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Cell Death Dis. 2019 Dec 4;10(12):912. doi: 10.1038/s41419-019-2150-8.

Exploring the potential of BH3 mimetic therapy in squamous cell carcinoma of the head and neck.

Author information

1
Liverpool Head and Neck Centre, Liverpool, L69 3GE, UK.
2
Department of Molecular and Clinical Cancer Medicine, Liverpool, L69 3GE, UK.
3
Department of Molecular and Clinical Pharmacology, Liverpool, L69 3GE, UK.
4
Department of Biostatistics, University of Liverpool, Liverpool, L69 3GE, UK.
5
Faculty of Biology, Medicine and Health, Division of Infection, Immunity and Respiratory Medicine, University of Manchester, Manchester, M13 9PT, UK.
6
Liverpool Head and Neck Centre, Liverpool, L69 3GE, UK. svar@liverpool.ac.uk.
7
Department of Molecular and Clinical Cancer Medicine, Liverpool, L69 3GE, UK. svar@liverpool.ac.uk.
8
Department of Molecular and Clinical Pharmacology, Liverpool, L69 3GE, UK. svar@liverpool.ac.uk.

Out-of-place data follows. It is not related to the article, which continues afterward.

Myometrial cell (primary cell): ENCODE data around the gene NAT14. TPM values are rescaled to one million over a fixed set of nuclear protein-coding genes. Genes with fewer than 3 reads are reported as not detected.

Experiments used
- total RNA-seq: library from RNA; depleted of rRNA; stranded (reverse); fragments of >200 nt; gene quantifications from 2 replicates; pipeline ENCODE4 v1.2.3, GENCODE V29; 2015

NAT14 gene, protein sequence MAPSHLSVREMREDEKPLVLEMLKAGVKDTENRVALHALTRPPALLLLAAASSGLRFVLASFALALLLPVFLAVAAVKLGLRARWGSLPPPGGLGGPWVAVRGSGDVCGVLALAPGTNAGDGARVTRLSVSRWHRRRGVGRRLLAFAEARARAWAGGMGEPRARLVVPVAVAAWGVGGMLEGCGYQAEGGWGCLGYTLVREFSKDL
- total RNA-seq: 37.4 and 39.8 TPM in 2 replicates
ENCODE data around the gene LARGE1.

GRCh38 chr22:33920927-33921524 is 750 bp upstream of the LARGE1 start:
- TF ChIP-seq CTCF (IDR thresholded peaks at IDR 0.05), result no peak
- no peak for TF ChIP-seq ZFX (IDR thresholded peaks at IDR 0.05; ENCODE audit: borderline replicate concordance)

Abstract

Squamous cell carcinoma of the head and neck (SCCHN) is the sixth most common cancer worldwide, with overall survival of less than 50%. Current therapeutic strategies involving a combination of surgery, radiation, and/or chemotherapy are associated with debilitating side effects, highlighting the need for more specific and efficacious therapies. Inhibitors of BCL-2 family proteins (BH3 mimetics) are under investigation or in clinical practice for several hematological malignancies and show promise in solid tumors. In order to explore the therapeutic potential of BH3 mimetics in the treatment of SCCHN, we assessed the expression levels of BCL-2, BCL-XL, and MCL-1 via Western blots and immunohistochemistry, in cell lines, primary cells derived from SCCHN patients and in tissue microarrays containing tumor tissue from a cohort of 191 SCCHN patients. All preclinical models exhibited moderate to high levels of BCL-XL and MCL-1, with little or no BCL-2. Although expression levels of BCL-XL and MCL-1 did not correlate with patient outcome, a combination of BH3 mimetics to target these proteins resulted in decreased clonogenic potential and enhanced apoptosis in all preclinical models, including tumor tissue resected from patients, as well as a reduction of tumor volume in a zebrafish xenograft model of SCCHN. Our results show that SCCHN is dependent on both BCL-XL and MCL-1 for apoptosis evasion and combination therapy targeting both proteins may offer significant therapeutic benefits in this disease.

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